BACKGROUND: NT-proBNP (N-terminal pro-B-type natriuretic peptide) is widely used to diagnose and manage patients with heart failure. We aimed to investigate associations between NT-proBNP levels and development of global and regional myo-cardial impairment, dyssynchrony, and risk of developing myocardial scar over time. METHODS AND RESULTS: We included 2416 adults (45–84 years) without baseline clinical cardiovascular disease from MESA (Multi-Ethnic Study of Atherosclerosis). NT-proBNP was assessed at baseline (2000–2002). Cardiac magnetic resonance– measured left ventricular parameters were assessed at baseline and year 10 (2010–2012). Tagged cardiac magnetic resonance and myocardial dyssynchrony were assessed. We used linear and logistic regression models to study the relationships between quartiles of NT-proBNP levels and outcome variables. Left ventricular parameters decreased over time. After 10-year follow-up and adjusting for cardiovascular disease risk factors, people in the highest quartile had significantly greater decline in left ventricular ejection fraction (−1.60%; 95% CI, −2.26 to −0.94; P<0.01) and smaller decline in left ventricular end systolic volume index (−0.47 mL/m2; 95% CI, −1.18 to 0.23; P<0.01) compared with those in the lowest quartile. Individuals in the highest quartile had more severe risk factor adjusted global, mid, and apical regional dyssynchrony compared with those in the lowest, second, and third quartiles (all P-trend<0.05). Compared with the lowest-quartile group, the adjusted odds ratios for having myocardial scar was 1.3 (95% CI, 0.7–2.2) for quartile 2; 1.2 (95% CI, 0.6–2.3) for quartile 3; and 2.7 (95% CI, 1.4–5.5) for quartile 4 (P-trend=0.012) for the total sample. CONCLUSIONS: Among participants without baseline clinical cardiovascular disease, higher baseline NT-proBNP concentration was significantly associated with subclinical changes in developing myocardial dysfunction, more severe cardiac dyssyn-chrony, and higher odds of having myocardial scar over a 10-year period independent of traditional cardiovascular disease risk factors.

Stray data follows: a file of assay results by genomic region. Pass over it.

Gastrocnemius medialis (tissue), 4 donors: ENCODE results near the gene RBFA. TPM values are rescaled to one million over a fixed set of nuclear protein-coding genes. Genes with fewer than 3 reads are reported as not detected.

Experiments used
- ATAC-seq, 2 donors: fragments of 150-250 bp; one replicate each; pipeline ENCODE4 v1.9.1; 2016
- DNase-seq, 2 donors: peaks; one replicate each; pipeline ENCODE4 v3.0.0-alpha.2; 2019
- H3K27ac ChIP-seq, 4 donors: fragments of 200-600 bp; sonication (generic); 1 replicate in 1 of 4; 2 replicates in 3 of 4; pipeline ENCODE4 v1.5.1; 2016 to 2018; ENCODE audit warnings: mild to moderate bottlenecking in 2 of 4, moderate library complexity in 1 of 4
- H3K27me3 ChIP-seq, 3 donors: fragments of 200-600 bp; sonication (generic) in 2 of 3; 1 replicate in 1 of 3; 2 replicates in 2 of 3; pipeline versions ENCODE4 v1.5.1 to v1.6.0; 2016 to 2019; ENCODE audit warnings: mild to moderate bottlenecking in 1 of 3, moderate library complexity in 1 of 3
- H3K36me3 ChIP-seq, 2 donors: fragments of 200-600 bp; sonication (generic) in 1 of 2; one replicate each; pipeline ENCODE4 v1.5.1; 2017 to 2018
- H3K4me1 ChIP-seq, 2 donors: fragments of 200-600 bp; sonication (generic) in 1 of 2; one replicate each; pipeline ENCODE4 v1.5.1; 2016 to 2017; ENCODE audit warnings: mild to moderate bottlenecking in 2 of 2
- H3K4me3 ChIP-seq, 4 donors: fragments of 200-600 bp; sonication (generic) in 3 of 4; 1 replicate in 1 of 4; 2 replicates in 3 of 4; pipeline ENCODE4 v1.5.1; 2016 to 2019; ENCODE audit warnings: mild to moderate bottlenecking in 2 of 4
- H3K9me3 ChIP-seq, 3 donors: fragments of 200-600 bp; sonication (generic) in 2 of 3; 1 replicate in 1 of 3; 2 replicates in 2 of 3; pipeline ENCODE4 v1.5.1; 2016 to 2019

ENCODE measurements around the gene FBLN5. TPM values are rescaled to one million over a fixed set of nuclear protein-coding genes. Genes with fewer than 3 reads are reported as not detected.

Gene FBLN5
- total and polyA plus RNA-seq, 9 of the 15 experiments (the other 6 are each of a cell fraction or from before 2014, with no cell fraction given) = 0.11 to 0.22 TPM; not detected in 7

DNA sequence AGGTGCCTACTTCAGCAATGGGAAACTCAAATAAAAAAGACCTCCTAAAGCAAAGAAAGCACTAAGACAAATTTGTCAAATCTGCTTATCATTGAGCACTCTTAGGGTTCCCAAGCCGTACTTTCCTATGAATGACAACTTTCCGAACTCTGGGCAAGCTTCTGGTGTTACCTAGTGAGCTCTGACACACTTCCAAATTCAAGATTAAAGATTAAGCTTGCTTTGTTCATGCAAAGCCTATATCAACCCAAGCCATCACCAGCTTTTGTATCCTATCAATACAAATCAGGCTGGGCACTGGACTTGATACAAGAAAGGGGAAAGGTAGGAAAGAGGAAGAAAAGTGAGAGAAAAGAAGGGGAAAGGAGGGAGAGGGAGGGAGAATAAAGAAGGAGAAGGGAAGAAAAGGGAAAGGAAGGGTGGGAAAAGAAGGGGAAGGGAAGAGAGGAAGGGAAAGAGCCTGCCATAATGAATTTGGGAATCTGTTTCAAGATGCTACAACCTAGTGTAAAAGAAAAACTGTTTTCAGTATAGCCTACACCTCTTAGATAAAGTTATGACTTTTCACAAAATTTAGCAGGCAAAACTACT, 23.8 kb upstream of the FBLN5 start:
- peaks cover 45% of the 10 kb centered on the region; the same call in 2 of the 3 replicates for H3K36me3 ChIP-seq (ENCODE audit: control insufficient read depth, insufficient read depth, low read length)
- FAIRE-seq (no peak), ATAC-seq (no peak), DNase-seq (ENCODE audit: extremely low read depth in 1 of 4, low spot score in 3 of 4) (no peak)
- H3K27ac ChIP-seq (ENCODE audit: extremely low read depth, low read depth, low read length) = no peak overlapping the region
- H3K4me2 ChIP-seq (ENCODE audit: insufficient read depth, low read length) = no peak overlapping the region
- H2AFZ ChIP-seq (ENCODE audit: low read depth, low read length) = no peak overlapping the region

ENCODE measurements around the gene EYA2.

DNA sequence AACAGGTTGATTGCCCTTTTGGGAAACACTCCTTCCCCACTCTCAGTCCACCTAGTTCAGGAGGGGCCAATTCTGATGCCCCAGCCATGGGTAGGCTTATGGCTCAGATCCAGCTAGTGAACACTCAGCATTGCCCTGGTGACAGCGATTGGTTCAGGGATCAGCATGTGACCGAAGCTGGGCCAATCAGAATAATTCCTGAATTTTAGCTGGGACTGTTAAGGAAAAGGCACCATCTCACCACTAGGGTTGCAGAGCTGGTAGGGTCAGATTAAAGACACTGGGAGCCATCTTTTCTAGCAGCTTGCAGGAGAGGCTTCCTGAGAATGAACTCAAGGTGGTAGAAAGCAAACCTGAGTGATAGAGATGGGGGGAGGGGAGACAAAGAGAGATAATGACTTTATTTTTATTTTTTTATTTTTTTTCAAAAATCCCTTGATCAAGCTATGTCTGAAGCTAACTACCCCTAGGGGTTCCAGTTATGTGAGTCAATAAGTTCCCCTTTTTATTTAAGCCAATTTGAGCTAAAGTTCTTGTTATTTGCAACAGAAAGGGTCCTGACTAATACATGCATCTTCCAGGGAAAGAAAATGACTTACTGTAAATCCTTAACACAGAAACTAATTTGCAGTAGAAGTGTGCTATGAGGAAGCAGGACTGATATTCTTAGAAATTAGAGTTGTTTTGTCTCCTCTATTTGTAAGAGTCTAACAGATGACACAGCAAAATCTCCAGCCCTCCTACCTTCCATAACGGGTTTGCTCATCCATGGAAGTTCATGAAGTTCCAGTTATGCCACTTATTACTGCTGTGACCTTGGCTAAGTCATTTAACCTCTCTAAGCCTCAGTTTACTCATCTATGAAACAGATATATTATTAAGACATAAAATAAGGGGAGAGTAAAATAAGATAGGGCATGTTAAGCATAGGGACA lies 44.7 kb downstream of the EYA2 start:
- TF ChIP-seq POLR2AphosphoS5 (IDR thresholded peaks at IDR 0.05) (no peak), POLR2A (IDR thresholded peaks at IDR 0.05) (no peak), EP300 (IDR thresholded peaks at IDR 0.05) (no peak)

- Cardiac magnetic resonance imaging
- Longitudinal study
ASJC Scopus subject areas
- Cardiology and Cardiovascular Medicine